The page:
In the art as well as music, unity and transcendence were constant themes explored throughout the week. The Earth stage flipped the switch on the psychedelic bass vibes, delivering ego shattering temple bass sets from the likes of Kalya Scintilla, Whitebear, Living Light, Land Switcher, Bumble, and a monastic sect of others, while occasionally flipping the script for the heavily glitched out styles of artists like Digital Rust, Spoken Bird, Electrocado, Sixis, and Kilowatts. Yet, there was a stage for seemingly any style of music your Desert Heart could desire, as the Moon Stage pumped out primarily hip-hop and dub, the Sky stage focused on house, and the Sun stage, as mentioned, pelted out psy-trance all day, every day. The lineup was the most thorough and complete lineup of music I have ever seen on one schedule and it is no surprise, when you consider the number of festival producers who had a hand in the event. Time will tell if I ever come across a lineup as thoroughly and undeniably epic as this one.

Earth pic

On Monday morning of the event the magic of the whole experience came to a head. After setting an alarm and my phone dying, I awoke to the voice of someone telling his friends, “It’s starting!” Bleary eyed, I made my way alone to the eclipse viewing area. Looking through my glasses, I could make out a sliver of the moon blotting out the sun. The music was off, yet the energy was palpable as everyone made their pilgrimage to the viewing area. Wading through a sea of tens of thousands of unfamiliar faces I was worried I wouldn’t find my friends, yet surprisingly, I found them in no time at all. As we live our happy little lives around the schedule of these astronomical bodies, we remain largely unaware of them as they move through the heavens, yet the morning of that eclipse, I swear to you I witnessed the moon step noticeably and perfectly in front of the sun. A hushed silence dropped awe upon the reverent crowd, as darkness descended upon us in the midday morning, and everyone in its presence began to weep. The glow of the corona seemed to create a series of overlapping spheres around the eclipse, imprinting upon my mind the image of the flower of life, in its natural form. Whether anyone else saw this, I do not know. Somewhere, someone sang holy hymns, elsewhere I heard a collective of voices raising up the sacred syllable aum, yet all around a sublime silence resonated through the crowd, emanating more from within than anywhere else. And then, just as obviously as I saw it move the first time, the sun stepped out from behind the moon and a singular cheer thundered from the crowd of 40,000. It felt like the hiccup of a gasp for breath while the tears streamed down your face, where in that moment everything was perfectly, damnably right with the world. It felt like heaven. It felt like bliss. It felt like victory. In that window of time, lovers would tie the knot. Others would meet for the first time. Perspectives would be shed. Others gained. Lives reflected. Cherished. Embraced.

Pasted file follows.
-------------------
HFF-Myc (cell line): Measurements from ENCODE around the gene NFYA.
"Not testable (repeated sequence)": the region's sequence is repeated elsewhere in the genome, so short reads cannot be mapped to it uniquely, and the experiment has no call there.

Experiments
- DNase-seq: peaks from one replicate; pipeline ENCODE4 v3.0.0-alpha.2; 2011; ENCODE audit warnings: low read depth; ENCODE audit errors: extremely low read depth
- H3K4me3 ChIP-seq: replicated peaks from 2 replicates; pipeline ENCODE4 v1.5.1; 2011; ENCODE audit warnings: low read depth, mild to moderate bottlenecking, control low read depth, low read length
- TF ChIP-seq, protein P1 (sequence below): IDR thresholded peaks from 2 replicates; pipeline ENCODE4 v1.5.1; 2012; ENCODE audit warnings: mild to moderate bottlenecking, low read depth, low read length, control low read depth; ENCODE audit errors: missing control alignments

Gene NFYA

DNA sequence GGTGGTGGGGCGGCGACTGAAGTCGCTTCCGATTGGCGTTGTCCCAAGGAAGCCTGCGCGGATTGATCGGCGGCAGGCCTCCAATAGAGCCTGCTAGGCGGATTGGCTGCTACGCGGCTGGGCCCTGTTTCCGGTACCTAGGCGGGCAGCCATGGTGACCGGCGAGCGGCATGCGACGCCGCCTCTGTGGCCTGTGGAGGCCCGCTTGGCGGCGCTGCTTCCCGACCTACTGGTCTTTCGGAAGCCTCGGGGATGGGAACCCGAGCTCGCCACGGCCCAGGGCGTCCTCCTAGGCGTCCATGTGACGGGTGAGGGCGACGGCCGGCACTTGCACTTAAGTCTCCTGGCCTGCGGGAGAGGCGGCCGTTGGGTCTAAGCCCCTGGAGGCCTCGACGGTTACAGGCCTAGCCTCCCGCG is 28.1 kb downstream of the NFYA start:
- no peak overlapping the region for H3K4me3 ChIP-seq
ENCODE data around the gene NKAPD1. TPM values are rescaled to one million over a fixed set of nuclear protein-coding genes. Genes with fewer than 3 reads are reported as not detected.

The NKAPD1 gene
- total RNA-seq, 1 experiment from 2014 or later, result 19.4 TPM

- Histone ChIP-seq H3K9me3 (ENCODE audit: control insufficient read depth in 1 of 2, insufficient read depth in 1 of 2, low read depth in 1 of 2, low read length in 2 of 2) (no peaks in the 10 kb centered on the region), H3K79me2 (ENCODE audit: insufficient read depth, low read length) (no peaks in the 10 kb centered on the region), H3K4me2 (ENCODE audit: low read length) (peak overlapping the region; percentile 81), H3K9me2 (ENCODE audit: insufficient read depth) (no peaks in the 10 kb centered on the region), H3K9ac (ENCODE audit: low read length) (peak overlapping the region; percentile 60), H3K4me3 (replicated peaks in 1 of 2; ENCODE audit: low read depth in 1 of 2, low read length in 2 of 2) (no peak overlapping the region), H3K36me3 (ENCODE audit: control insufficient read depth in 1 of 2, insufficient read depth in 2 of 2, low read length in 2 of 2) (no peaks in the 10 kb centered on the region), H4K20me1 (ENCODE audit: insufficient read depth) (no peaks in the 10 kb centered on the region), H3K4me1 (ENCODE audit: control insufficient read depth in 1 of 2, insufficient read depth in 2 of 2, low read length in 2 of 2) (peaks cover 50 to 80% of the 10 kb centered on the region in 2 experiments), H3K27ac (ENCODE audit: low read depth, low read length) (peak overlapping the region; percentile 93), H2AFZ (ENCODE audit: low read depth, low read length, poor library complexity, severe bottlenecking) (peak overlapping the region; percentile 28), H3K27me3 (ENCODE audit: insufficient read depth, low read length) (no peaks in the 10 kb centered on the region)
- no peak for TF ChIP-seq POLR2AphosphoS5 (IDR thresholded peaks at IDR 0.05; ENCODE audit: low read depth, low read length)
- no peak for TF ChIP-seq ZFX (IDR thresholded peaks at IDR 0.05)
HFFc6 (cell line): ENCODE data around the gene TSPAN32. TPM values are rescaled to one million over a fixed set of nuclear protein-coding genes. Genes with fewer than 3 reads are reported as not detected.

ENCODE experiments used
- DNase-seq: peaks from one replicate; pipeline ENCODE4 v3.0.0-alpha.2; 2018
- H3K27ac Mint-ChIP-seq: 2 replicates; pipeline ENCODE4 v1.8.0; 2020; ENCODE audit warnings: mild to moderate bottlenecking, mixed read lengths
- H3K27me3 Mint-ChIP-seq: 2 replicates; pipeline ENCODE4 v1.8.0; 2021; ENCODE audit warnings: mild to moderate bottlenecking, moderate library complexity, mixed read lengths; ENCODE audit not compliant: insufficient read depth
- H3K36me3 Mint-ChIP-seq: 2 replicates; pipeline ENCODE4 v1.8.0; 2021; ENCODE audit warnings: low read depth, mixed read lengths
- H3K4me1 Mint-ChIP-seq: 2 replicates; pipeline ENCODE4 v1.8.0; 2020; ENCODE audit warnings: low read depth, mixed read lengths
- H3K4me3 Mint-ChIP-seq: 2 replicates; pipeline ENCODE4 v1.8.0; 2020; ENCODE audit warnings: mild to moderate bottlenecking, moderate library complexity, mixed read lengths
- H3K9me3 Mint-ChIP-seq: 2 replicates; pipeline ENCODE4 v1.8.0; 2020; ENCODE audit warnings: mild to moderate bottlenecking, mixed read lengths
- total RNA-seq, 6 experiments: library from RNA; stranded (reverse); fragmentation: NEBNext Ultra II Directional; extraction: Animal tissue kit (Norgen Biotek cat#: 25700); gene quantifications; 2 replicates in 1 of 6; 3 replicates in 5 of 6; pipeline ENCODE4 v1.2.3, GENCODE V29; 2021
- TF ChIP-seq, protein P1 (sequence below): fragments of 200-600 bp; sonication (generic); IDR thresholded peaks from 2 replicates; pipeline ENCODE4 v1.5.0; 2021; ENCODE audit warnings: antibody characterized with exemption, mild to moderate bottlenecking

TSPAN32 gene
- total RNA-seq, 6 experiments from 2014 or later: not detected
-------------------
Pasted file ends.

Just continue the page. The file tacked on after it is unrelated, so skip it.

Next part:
As you looked around there was the distinct awareness that we are coming together. Whether it be by exploring the One Nation camp site showcasing indigenous cultures, whether it be in considering the international conglomerate of producers who had a hand in putting up this event, or whether it be in the unified experience of art, science, music, and spirituality that was purposefully put forth in this festival, you can sense the presence of a global community itching to take shape. Some say we are entering into a new age, while others would deny such an event. Yet, as I broadcast this message to you, into a box of the worlds knowledge, small enough to fit into your pocket, from half the world away, it is with a half cocked grin of nervous excitement that I tell you, maybe. Just maybe.

Author Bio
Buckley Rue hails from Fort Worth/Austin Texas. He graduated from the university of Texas at Austin where he has a degree in Religious Studies with a minor in Psychology. He is the school’s founder of Students For Sensible Drug Policy and has a deep passion for psychedelic therapy. He is currently wrapping up a novel titled “Afterlife”, about the rise of The American rave culture, the coming revolution in consciousness, and the dawning of a new age for mankind.